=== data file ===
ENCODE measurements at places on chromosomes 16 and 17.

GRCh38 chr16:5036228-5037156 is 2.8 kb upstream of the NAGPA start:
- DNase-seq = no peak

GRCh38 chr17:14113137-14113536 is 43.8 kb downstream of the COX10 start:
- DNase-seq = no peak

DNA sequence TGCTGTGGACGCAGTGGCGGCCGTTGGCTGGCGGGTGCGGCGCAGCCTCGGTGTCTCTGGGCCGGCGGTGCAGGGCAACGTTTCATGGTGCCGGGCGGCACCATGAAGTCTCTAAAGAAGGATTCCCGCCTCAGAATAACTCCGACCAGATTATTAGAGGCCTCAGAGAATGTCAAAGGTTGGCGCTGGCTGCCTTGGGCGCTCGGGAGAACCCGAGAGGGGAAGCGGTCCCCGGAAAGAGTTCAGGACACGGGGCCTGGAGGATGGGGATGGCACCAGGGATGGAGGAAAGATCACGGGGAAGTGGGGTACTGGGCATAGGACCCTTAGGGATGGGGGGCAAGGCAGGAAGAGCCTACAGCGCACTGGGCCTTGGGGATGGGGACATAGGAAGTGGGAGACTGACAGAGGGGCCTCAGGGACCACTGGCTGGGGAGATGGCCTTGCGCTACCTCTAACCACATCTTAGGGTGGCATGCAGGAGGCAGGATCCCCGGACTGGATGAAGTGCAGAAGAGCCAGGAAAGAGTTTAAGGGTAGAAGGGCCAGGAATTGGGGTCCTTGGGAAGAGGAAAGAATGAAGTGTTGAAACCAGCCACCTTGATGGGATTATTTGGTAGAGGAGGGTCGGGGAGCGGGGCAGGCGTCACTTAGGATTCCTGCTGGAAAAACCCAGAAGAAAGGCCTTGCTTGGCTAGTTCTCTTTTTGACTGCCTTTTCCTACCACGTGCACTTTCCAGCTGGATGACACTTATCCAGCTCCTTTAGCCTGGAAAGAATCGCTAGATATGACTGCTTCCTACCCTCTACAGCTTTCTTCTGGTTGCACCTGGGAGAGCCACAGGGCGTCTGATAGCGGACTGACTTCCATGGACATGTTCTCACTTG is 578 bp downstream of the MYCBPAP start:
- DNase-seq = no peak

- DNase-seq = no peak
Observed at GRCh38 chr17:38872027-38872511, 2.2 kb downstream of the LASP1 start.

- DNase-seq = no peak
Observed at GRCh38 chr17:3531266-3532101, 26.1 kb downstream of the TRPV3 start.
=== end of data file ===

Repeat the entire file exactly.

ENCODE measurements at places on chromosomes 16 and 17.

GRCh38 chr16:5036228-5037156 is 2.8 kb upstream of the NAGPA start:
- DNase-seq = no peak

GRCh38 chr17:14113137-14113536 is 43.8 kb downstream of the COX10 start:
- DNase-seq = no peak

DNA sequence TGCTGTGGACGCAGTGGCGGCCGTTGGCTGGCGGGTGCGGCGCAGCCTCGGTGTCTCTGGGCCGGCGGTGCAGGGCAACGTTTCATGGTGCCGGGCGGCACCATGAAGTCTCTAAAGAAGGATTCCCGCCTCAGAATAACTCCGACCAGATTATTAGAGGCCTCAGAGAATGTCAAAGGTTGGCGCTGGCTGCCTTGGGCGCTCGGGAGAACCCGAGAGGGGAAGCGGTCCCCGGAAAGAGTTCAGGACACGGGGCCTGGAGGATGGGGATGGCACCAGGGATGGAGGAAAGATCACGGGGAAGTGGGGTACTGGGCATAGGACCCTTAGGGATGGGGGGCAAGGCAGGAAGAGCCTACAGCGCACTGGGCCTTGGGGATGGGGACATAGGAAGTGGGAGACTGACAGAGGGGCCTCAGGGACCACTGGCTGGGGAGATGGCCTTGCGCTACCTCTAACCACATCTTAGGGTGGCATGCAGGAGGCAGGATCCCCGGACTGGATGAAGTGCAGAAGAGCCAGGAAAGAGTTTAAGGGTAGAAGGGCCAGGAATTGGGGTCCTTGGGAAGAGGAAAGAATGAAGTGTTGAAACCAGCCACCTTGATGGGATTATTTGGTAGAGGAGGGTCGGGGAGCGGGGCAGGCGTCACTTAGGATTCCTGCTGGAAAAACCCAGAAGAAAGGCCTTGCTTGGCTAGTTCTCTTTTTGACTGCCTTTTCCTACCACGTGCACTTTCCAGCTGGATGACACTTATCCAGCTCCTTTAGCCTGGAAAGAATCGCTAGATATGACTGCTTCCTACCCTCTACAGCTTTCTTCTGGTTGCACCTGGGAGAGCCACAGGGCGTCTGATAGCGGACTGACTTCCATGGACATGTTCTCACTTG is 578 bp downstream of the MYCBPAP start:
- DNase-seq = no peak

- DNase-seq = no peak
Observed at GRCh38 chr17:38872027-38872511, 2.2 kb downstream of the LASP1 start.

- DNase-seq = no peak
Observed at GRCh38 chr17:3531266-3532101, 26.1 kb downstream of the TRPV3 start.